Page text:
International Financial Services Centre (IFSC)

  • GIFT (Gujarat International Finance Tec-City) has been set up by the state government as India’s first IFSC that brings together world class infrastructure, connectivity, people and technology on a single platform for businesses across the world.
  • IFSC platform offers access for the international investors and non-resident participants who currently participate in INR trading in various offshore markets and shall offer such participants an additional trading venue at par with the other offshore market platforms.
  • Currently, banking, capital markets and insurance sectors in IFSC are regulated by multiple regulators, the RBI, Securities and Exchange Board of India (SEBI) and Insurance Regulatory and Development Authority of India (IRDAI)
  • Recently Finance Ministry has launched INR-USD futures and options contracts on the two international exchanges, BSE’s India INX and NSE’s NSE-IFSC, at GIFT-IFSC in Gandhinagar, Gujarat.
  • Given the world class business environment and competitive tax regime at GIFT-IFSC, it is expected that trading of INR-USD contracts may bring volumes to India.
  • The major participants in rupee derivatives contracts at NSE IFSC shall include Foreign Portfolio Investors (FPIs), corporations, IFSC Banking Units (IBUs) trading members, global banks and non-resident Indians, it added.
  • With the launch of INR-USD derivatives, the trades that have migrated to other international financial centers will return to India.

India INX

  • The India International Exchange Limited (India INX) is India’s first international stock exchange.
  • It is a subsidiary of BSE Limited inaugurated in 2017.
  • It is located at the International Financial Services Centre (IFSC), GIFT City in Gujarat.
  • It operates on EUREX T7, an advanced technology platform.
  • It is the world’s fastest exchange, with a turn-around time of 4 microseconds, it operates 22 hours a day, six days a week.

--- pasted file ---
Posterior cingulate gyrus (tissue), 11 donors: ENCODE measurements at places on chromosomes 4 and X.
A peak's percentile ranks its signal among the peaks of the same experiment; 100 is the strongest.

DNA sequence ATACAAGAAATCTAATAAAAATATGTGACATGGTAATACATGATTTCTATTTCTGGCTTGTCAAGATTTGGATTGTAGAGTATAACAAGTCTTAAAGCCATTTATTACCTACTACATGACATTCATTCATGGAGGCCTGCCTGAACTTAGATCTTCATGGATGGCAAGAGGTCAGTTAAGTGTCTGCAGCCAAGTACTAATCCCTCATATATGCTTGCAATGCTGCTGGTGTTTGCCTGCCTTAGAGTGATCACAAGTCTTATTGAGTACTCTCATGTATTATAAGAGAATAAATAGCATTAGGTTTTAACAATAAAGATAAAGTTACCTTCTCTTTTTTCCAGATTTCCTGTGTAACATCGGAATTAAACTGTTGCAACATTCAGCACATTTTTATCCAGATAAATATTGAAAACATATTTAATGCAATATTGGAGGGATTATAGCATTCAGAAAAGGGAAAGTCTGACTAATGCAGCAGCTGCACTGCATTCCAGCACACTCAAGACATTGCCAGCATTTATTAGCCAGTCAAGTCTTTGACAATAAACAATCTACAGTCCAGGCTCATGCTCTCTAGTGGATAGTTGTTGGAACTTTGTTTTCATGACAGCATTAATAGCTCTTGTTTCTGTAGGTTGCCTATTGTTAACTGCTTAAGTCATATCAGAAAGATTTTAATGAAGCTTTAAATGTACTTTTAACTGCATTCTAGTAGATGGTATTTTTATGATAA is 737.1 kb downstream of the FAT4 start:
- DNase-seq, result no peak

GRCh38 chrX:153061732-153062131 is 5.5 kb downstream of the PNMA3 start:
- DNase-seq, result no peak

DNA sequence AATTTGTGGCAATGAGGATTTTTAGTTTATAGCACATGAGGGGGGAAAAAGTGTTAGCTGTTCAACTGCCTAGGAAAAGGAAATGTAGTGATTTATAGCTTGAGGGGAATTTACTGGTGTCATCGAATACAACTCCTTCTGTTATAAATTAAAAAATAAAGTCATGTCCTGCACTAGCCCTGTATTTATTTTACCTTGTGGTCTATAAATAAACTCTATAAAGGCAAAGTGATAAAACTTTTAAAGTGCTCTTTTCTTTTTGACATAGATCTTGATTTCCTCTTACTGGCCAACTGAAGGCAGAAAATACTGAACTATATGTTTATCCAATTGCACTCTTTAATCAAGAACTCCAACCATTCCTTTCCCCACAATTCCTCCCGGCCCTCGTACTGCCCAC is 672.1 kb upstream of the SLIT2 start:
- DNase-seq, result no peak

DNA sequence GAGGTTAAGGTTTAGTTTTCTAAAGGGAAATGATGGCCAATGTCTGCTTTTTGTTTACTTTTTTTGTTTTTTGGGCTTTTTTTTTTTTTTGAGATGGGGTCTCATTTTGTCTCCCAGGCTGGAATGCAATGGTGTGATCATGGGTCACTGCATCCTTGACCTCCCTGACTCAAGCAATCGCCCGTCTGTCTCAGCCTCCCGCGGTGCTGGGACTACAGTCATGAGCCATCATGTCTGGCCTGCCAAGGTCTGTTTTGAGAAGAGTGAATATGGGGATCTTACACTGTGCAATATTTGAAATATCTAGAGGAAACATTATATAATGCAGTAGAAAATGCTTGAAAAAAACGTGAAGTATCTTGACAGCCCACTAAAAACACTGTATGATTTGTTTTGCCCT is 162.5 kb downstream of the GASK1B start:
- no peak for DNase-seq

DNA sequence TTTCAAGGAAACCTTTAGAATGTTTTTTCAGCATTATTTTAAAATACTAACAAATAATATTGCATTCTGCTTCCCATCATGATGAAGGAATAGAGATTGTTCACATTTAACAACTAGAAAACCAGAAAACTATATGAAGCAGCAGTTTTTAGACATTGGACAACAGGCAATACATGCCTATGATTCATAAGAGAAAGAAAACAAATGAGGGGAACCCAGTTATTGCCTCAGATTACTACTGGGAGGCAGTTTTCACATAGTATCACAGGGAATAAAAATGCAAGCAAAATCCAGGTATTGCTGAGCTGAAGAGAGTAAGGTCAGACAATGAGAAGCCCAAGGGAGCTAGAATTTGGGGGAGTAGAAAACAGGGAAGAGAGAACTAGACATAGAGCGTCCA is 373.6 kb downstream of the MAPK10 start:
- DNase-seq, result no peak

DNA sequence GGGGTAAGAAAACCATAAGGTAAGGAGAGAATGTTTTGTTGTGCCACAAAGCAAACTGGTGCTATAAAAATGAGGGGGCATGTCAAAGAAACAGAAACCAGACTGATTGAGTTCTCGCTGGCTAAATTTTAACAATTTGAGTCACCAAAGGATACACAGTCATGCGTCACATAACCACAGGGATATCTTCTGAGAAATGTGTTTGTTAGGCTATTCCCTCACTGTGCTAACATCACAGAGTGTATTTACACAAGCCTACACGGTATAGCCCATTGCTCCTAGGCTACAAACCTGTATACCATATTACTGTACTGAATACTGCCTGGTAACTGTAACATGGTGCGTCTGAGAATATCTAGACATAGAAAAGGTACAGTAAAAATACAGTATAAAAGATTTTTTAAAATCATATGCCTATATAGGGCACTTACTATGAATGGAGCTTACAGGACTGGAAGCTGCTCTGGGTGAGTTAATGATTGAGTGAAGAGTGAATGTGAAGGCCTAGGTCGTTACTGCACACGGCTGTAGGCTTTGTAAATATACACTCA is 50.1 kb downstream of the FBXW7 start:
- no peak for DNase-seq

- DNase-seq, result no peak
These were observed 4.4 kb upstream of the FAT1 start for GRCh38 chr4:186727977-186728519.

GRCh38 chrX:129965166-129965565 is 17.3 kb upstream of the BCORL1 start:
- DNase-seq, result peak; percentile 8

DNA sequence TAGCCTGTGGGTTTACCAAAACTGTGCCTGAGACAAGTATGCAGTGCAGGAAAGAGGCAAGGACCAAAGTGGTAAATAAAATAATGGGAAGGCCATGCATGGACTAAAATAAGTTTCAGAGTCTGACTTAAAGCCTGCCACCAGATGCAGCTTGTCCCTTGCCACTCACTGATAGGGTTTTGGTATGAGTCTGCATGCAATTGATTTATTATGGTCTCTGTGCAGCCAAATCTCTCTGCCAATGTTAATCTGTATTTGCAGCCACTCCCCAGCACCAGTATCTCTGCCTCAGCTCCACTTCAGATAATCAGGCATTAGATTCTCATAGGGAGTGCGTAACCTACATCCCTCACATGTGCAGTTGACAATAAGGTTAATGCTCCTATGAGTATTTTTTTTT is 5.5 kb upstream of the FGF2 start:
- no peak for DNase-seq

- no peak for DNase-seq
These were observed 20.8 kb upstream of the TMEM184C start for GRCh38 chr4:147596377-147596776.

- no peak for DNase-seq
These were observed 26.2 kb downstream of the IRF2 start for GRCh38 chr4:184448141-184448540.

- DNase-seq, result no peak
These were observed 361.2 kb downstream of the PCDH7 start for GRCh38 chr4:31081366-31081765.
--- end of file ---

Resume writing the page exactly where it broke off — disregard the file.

• These timings facilitate international investors and Non-Resident Indians to trade from anywhere across the globe at their preferred timings.
  • The Daily Volume traded is US $ 1.5 Billion or Rs.10,000 Crores.
  • Asian Development Bank listing the bonds on India International Exchange.

Safeguards against Chemical Disasters in India

  • Vizag gas leak tragedy has put the spotlight on the safeguards available against chemical disasters in India.
  • At the time of the Bhopal gas tragedy, the Indian Penal Code (IPC) was the only relevant law specifying criminal liability for such incidents.
  • The CBI had initially charged the accused in the case under Section 304 (culpable homicide not amounting to murder) of the Indian Penal Code (IPC).
  • The charges were later framed under Section 304A, which deals with death due to negligence and imposes a maximum punishment of two years and a fine.
  • The charges were re-framed after a 1996 Supreme Court judgment held that there was no evidence to show that the accused had knowledge that such a gas leak would happen and kill people.
  • Soon after the tragedy, the government passed a series of laws regulating the environment and prescribing and specifying safeguards and penalties, They are
  1. Bhopal Gas Leak (Processing of Claims) Act, 1985, which gives powers to the central government to secure the claims arising out of or connected with the Bhopal gas tragedy – Under the provisions of this Act, such claims are dealt with speedily and equitably.
  2. The Environment Protection Act, 1986 – It gives powers to the central government to undertake measures for improving the environment and set standards and inspect industrial units.
  3. Hazardous Waste (Management Handling and Transboundary Movement) Rules, 1989 – Industry required to identify major accident hazards, take preventive measures and submit a report to the designated authorities
  4. Manufacture, Storage and Import of Hazardous Chemicals Rules, 1989 – Importer must furnish complete product safety information to the competent authority and must transport imported chemicals in accordance with the amended rules.